What the Bans Mean for Affinity

As you have undoubtedly heard by now, Summer Bloom and Splinter Twin have been banned in Modern. The banning of Summer Bloom was expected because that deck won too frequently before turn 4, but the Splinter Twin ban was surprising. In this article, I share my thoughts on this ban and on future unbans/bans from the perspective of a dedicated Affinity player.

I’d Have Preferred an Unban Over a Ban

Generally speaking, I don’t like bans unless a deck is so dominant and oppressive that it becomes necessary. I can only imagine how frustrating it must be to have your deck banned after investing a lot of money, time, and effort on it—it’s like someone stole your toys. Yes, there are still Snapcaster Mage/Lightning Bolt decks—life finds a way—but they will be weaker now.

Of course, there are reasons for the ban. The B&R announcement argued that Splinter Twin was pushing certain other decks out of competition, thereby reducing diversity. I agree with some of these points, although I am not persuaded by the magnitude of their effects. Yes, Twin was popular, but not overly so, as its metagame share rarely got above 10-15%. Yes, the majority of the blue decks were Twin decks, but not all—various Delver and control decks were still around. And finally, yes, the Splinter Twin archetype was acting as the police of the format by beating most linear decks, but there were still plenty of linear decks in the top competitive tier.

To me, Splinter Twin never felt oppressive. As a turn-4 combo deck, it epitomized what Modern was all about, and I have always seen it as a fine pillar of Modern since the format’s inception. Even though the deck tended to beat Affinity, it still saddens me to see it go. It feels like losing a rival without actually achieving a fair victory.

At the same time, I believe that competitive diversity in Modern could have just as well have been increased with one or more unbans, and it’s nicer to take a set of unused toys from the rack than to steal someone’s away. I don’t even have a preference as to which card or set of cards to unban. To give a loose list, it could have been Ancestral Vision, Birthing Pod, Bloodbraid Elf, Jace, the Mind Sculptor, Punishing Fire, Stoneforge Mystic, Sword of the Meek, or Umezawa’s Jitte.

Some are more dangerous than others, and I can understand that the effect of a ban is more predictable than the effect of an unban. Nevertheless, an unban would have provided the enjoyment of fun brewing while widening the set of competitive options, and a well-chosen unban (which I know is more easily said than done) need not be too risky.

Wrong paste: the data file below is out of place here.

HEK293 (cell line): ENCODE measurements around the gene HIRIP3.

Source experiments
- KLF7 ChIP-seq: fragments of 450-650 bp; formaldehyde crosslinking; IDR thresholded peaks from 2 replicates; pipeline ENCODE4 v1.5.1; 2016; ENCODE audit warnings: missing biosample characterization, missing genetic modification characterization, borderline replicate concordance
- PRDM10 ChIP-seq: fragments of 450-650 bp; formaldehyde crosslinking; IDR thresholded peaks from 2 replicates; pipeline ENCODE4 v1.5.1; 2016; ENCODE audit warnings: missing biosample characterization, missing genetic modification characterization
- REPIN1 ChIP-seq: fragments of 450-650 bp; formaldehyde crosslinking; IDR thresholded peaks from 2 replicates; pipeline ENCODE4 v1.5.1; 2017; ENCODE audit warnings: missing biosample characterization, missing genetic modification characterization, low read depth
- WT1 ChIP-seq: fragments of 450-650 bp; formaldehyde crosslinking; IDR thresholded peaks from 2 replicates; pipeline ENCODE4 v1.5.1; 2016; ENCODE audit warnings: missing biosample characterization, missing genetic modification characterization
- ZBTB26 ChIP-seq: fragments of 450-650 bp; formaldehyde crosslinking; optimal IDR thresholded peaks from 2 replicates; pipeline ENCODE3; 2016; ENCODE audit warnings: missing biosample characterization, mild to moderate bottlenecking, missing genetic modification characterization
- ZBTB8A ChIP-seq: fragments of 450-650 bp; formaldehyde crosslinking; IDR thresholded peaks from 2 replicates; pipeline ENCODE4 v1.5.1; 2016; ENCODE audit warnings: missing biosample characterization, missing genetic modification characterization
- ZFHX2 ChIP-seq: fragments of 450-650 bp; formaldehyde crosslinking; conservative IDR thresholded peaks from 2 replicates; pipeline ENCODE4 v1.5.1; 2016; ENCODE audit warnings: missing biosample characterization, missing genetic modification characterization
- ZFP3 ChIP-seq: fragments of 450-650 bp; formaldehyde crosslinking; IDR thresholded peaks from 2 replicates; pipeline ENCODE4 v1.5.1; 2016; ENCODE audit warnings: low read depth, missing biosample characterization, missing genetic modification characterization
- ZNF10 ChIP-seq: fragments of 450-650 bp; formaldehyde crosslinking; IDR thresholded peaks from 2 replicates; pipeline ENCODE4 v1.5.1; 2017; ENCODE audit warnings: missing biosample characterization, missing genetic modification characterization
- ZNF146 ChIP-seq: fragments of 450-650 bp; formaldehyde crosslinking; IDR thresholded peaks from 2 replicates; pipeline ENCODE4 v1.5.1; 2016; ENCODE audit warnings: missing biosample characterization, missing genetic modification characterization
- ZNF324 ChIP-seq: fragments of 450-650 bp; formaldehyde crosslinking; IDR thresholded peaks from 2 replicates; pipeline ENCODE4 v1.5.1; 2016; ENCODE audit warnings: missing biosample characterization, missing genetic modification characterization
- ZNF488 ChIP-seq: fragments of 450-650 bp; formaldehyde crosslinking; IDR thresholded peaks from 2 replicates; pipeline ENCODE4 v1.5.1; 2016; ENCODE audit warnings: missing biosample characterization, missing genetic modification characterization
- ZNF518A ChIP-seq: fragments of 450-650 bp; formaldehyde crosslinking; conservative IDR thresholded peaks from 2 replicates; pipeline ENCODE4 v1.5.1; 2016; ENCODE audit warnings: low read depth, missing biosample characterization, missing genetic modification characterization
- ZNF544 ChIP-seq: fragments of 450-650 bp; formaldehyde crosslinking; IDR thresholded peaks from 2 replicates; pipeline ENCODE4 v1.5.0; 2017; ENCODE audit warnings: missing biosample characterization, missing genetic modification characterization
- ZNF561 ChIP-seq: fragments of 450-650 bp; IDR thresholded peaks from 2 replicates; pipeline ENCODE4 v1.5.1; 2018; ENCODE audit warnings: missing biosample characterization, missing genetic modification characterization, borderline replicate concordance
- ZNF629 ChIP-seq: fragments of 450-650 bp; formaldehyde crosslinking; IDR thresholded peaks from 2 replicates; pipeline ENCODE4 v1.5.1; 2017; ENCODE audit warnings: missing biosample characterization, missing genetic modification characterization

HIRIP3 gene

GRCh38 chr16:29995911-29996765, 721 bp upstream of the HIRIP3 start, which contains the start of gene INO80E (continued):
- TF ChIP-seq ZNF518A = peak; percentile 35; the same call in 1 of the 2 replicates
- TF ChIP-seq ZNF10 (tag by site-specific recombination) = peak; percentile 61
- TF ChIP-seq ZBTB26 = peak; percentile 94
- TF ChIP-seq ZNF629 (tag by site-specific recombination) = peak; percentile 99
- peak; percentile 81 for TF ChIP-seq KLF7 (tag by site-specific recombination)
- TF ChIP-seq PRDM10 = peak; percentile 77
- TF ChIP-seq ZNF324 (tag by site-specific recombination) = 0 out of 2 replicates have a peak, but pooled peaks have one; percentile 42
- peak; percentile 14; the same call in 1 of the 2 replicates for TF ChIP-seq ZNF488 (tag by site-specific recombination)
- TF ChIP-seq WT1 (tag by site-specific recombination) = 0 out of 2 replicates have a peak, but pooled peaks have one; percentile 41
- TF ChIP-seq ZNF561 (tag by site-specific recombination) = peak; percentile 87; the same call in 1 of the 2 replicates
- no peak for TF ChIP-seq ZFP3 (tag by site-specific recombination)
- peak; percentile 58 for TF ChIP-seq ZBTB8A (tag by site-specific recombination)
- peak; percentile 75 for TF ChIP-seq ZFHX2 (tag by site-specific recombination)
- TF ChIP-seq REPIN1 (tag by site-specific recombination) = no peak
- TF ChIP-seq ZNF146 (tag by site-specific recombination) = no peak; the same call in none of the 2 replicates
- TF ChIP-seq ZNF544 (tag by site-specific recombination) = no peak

In a perfect world, there would be happy Splinter Twin players and happy brewers, but that’s unfortunately not what we got.

Maybe There Shouldn’t Be a Modern Pro Tour

Let me preface this by stating two things: I personally love the Modern Pro Tour, and I don’t know how important “shaking up” the Pro Tour format is for guiding the bans. The B&R announcement focused on why Summer Bloom and Splinter Twin had a negative effect on the format without mentioning the upcoming Pro Tour. Aaron Forsythe mentioned on Twitter that the Pro Tour predicates bans, but that statement can be interpreted in various ways. Although Modern bans/unbans are always timed right before the Pro Tour, it is possible that the timing is the main connection. In other words, it is possible that the Splinter Twin ban would have occurred even if there weren’t a Pro Tour.

Regardless, I believe that Wizards may be better off by switching all Pro Tours to Standard. I personally wouldn’t be happy if that were to happen—I like the Modern format, and I really enjoy competing in a Modern Pro Tour—but I do believe this change would be better for Wizards and ultimately the game as a whole. The reason is that a Standard Pro Tour is simply more suitable for showcasing the new cards and thus for driving sales. Wizards could turn the money generated by marketing activities into great set releases in the future, which is good for us, too.

But I have a crucial condition: If the Modern Pro Tour is abolished, then the format should still be heavily spotlighted at alternative premier events. Specifically, at the Grand Prix scene, at the World Championship, at the World Magic Cup, and possibly at a new event. Modern can be the sole Constructed format at the World Championship, and Team Unified Modern is perfect for the World Magic Cup. The new event could be some premier Modern tournament around every Modern Masters release. With these changes, Modern enthusiasts would still be able to see their favorite format at premier events, and the Pro Tours are tied more appropriately and elegantly to the set releases.